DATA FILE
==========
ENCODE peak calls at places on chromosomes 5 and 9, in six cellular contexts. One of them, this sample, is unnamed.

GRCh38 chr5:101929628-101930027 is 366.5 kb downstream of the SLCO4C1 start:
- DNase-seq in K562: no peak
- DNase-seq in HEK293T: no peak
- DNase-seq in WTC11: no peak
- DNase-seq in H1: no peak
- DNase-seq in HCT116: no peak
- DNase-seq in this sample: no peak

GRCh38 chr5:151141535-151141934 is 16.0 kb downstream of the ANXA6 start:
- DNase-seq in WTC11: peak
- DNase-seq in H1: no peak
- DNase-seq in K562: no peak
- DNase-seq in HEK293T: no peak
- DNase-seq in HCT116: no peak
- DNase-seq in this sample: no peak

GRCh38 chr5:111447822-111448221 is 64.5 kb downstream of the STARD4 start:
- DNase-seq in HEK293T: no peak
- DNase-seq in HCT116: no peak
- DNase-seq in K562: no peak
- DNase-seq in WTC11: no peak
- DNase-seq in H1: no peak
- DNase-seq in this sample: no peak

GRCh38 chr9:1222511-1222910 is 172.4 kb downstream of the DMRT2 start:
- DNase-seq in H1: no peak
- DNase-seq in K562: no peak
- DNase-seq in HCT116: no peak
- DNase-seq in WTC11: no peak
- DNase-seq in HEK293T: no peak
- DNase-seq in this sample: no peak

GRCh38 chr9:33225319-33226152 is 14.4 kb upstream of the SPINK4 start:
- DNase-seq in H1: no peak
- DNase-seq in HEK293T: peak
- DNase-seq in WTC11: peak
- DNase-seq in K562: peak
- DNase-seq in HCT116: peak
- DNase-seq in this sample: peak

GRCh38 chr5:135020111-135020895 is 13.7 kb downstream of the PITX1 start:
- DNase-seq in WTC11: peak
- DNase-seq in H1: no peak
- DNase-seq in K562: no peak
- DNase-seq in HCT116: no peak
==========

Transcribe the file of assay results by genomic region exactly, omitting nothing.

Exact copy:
ENCODE peak calls at places on chromosomes 5 and 9, in six cellular contexts. One of them, this sample, is unnamed.

GRCh38 chr5:101929628-101930027 is 366.5 kb downstream of the SLCO4C1 start:
- DNase-seq in K562: no peak
- DNase-seq in HEK293T: no peak
- DNase-seq in WTC11: no peak
- DNase-seq in H1: no peak
- DNase-seq in HCT116: no peak
- DNase-seq in this sample: no peak

GRCh38 chr5:151141535-151141934 is 16.0 kb downstream of the ANXA6 start:
- DNase-seq in WTC11: peak
- DNase-seq in H1: no peak
- DNase-seq in K562: no peak
- DNase-seq in HEK293T: no peak
- DNase-seq in HCT116: no peak
- DNase-seq in this sample: no peak

GRCh38 chr5:111447822-111448221 is 64.5 kb downstream of the STARD4 start:
- DNase-seq in HEK293T: no peak
- DNase-seq in HCT116: no peak
- DNase-seq in K562: no peak
- DNase-seq in WTC11: no peak
- DNase-seq in H1: no peak
- DNase-seq in this sample: no peak

GRCh38 chr9:1222511-1222910 is 172.4 kb downstream of the DMRT2 start:
- DNase-seq in H1: no peak
- DNase-seq in K562: no peak
- DNase-seq in HCT116: no peak
- DNase-seq in WTC11: no peak
- DNase-seq in HEK293T: no peak
- DNase-seq in this sample: no peak

GRCh38 chr9:33225319-33226152 is 14.4 kb upstream of the SPINK4 start:
- DNase-seq in H1: no peak
- DNase-seq in HEK293T: peak
- DNase-seq in WTC11: peak
- DNase-seq in K562: peak
- DNase-seq in HCT116: peak
- DNase-seq in this sample: peak

GRCh38 chr5:135020111-135020895 is 13.7 kb downstream of the PITX1 start:
- DNase-seq in WTC11: peak
- DNase-seq in H1: no peak
- DNase-seq in K562: no peak
- DNase-seq in HCT116: no peak